Morning Edition for October 3, 2016 Hear the Morning Edition program for October 3, 2016

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Shots - Health News

Brain Game Claims Fail A Big Scientific Test

When a team of researchers evaluated the scientific literature on brain games, they found little evidence that the products improve memory or thinking in real-world tasks.

Supreme Court Justice Ruth Bader Ginsburg in her chambers in Washington, D.C. Ariel Zambelich/NPR hide caption

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Ariel Zambelich/NPR

No, Ruth Bader Ginsburg Does Not Intend To Retire Anytime Soon

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Turks line up outside the Istanbul governor's office, one of the "crisis management centers" set up for those who believe they were wrongly suspended, fired or arrested following the July 15 coup attempt. Gokce Saracoglu for NPR hide caption

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Gokce Saracoglu for NPR

Victims Of Turkey's Post-Coup Purge Invited To Prove Their Innocence

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Vivian Guzofsky, 88, holds a baby doll at Sunrise Senior Living in Beverly Hills, Calif. Guzofsky, who has Alzheimer's disease, is calm when taking care of the dolls. Heidi de Marco/Kaiser Health News hide caption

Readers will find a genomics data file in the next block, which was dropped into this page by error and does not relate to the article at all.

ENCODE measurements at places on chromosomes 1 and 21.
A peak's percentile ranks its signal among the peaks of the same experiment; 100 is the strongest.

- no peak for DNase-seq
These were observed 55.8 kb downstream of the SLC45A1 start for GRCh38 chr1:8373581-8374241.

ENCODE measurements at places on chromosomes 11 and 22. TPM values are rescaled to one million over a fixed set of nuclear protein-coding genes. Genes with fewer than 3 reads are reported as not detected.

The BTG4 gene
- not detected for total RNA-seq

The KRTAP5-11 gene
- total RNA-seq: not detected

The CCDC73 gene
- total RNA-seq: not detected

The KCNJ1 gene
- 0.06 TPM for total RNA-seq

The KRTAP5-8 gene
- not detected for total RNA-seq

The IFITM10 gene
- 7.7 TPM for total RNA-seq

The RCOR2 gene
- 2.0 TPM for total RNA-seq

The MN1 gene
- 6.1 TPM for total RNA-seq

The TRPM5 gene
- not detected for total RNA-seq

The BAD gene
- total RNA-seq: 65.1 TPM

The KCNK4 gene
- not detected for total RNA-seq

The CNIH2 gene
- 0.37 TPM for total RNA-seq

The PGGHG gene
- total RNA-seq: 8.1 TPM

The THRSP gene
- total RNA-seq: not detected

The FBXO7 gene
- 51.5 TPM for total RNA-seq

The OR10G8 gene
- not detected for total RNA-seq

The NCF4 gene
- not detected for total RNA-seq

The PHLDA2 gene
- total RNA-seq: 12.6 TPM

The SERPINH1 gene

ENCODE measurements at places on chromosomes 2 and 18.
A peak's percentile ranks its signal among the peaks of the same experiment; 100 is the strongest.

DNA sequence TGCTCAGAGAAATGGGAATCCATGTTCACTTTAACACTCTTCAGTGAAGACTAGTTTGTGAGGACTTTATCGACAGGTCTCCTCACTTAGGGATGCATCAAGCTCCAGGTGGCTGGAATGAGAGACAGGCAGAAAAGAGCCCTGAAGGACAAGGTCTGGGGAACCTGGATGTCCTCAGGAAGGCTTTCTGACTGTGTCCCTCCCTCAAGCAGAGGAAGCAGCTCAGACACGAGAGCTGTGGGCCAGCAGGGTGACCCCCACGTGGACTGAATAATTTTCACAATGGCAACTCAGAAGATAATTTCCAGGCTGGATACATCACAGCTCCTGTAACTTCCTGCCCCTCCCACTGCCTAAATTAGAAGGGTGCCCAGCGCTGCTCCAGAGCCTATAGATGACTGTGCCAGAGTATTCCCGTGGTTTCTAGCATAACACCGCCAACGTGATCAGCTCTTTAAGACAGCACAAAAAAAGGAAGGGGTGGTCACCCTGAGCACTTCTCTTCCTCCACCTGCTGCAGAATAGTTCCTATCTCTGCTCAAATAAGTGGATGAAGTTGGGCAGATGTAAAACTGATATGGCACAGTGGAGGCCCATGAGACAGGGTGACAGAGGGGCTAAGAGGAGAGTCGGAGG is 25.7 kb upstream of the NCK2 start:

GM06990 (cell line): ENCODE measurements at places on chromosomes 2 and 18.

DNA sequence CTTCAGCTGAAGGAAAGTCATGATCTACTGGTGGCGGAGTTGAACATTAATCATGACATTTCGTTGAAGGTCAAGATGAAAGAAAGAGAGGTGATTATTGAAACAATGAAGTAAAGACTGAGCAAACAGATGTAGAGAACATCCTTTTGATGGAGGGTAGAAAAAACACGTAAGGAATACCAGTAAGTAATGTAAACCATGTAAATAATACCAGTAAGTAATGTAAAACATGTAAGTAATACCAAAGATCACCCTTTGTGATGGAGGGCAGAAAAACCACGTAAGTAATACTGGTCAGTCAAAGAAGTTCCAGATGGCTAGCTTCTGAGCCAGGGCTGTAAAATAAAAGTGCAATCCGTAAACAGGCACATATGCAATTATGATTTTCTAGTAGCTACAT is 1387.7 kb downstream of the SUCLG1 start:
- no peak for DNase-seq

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Heidi de Marco/Kaiser Health News

Doll Therapy May Help Calm People With Dementia, But It Has Critics

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Last year, the Food and Drug Administration told the maker of Kind bars that some of its nut-filled snacks couldn't be labeled as "healthy." Now the agency is rethinking what healthy means, amid evolving science on fat and sugar. Ryan Kellman/NPR hide caption

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Ryan Kellman/NPR

FDA Is Redefining The Term 'Healthy' On Food Labels

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Yoshinori Ohsumi, a professor at the Tokyo Institute of Technology, smiles as he speaks with Japanese Prime Minister Shinzo Abe on a phone during a press conference in Tokyo today, after he was awarded the Nobel Medicine Prize. Toru Yamanaka/AFP/Getty Images hide caption

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Toru Yamanaka/AFP/Getty Images

Japanese Biologist Wins Nobel Prize In Physiology Or Medicine

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